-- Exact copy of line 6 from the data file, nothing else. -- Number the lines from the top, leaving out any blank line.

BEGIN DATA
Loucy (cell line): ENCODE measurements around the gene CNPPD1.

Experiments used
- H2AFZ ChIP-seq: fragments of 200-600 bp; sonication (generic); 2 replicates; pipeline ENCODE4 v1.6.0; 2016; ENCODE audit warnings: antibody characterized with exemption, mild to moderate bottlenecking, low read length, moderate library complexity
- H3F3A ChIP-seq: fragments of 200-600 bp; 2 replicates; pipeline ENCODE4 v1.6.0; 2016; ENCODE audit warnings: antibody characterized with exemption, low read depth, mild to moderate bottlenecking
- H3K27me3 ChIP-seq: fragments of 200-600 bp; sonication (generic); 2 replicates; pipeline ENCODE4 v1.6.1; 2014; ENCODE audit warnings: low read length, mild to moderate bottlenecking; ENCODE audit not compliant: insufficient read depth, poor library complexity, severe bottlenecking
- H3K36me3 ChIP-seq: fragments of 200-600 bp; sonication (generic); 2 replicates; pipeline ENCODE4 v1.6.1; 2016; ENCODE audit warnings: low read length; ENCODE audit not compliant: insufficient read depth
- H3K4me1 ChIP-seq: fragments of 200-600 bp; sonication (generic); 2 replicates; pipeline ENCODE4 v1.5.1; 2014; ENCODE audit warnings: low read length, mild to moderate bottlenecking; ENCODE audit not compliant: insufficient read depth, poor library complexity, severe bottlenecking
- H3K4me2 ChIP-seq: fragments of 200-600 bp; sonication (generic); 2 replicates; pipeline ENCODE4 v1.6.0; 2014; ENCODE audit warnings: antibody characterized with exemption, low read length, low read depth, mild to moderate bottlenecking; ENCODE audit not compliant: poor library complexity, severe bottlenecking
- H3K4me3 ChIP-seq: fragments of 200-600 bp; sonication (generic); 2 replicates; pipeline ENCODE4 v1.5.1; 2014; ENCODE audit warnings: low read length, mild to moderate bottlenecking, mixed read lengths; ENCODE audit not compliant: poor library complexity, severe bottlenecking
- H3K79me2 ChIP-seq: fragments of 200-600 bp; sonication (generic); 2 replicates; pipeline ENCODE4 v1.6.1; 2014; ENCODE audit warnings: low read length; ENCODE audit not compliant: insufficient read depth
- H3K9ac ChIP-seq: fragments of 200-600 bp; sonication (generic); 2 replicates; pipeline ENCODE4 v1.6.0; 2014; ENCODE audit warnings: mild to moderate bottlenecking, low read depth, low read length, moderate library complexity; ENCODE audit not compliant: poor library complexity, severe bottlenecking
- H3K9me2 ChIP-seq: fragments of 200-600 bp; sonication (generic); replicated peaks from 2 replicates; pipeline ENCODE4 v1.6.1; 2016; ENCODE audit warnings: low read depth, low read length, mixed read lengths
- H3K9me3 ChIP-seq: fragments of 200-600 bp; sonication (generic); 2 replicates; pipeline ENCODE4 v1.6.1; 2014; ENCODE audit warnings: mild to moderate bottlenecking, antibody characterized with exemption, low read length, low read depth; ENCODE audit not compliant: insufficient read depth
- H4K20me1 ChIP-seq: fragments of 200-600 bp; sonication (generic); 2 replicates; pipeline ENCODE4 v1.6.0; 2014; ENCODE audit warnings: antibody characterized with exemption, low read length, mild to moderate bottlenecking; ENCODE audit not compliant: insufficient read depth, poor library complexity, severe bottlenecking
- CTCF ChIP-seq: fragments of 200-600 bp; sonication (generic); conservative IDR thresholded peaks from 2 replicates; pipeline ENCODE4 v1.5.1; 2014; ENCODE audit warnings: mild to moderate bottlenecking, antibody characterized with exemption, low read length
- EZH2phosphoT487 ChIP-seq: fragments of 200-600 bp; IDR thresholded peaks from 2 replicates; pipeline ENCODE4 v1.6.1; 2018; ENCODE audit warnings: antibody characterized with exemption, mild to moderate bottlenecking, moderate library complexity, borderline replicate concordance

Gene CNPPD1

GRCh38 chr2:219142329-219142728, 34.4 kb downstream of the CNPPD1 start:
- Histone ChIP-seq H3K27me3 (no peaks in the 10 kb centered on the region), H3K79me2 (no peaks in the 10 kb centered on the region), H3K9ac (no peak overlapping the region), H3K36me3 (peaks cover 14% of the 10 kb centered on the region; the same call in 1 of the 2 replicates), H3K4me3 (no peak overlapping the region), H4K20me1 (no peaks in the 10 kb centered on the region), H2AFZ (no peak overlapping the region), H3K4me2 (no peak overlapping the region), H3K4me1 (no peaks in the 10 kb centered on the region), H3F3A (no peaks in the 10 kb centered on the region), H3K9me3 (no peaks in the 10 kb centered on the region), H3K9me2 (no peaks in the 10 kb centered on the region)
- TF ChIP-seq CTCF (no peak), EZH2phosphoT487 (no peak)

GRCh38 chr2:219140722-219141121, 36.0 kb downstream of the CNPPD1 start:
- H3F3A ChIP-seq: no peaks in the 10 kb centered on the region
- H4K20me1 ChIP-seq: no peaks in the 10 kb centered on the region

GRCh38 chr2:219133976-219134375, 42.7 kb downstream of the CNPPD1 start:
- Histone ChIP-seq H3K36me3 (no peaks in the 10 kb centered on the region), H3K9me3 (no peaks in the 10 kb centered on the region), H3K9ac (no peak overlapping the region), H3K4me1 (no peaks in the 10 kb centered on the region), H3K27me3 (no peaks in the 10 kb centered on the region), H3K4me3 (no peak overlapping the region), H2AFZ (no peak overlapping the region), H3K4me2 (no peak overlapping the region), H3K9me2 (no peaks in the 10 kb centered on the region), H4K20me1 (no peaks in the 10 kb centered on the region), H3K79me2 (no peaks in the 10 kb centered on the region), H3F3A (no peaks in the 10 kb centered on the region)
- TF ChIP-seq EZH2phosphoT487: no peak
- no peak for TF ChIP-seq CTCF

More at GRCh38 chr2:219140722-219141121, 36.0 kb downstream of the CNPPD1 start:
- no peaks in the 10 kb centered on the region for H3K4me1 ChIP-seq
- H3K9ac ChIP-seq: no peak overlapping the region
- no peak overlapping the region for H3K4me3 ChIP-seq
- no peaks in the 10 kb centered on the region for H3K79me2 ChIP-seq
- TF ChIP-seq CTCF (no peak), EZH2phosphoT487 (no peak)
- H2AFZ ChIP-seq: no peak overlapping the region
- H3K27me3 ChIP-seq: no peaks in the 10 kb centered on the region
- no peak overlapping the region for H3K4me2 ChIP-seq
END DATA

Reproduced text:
- H3K36me3 ChIP-seq: fragments of 200-600 bp; sonication (generic); 2 replicates; pipeline ENCODE4 v1.6.1; 2016; ENCODE audit warnings: low read length; ENCODE audit not compliant: insufficient read depth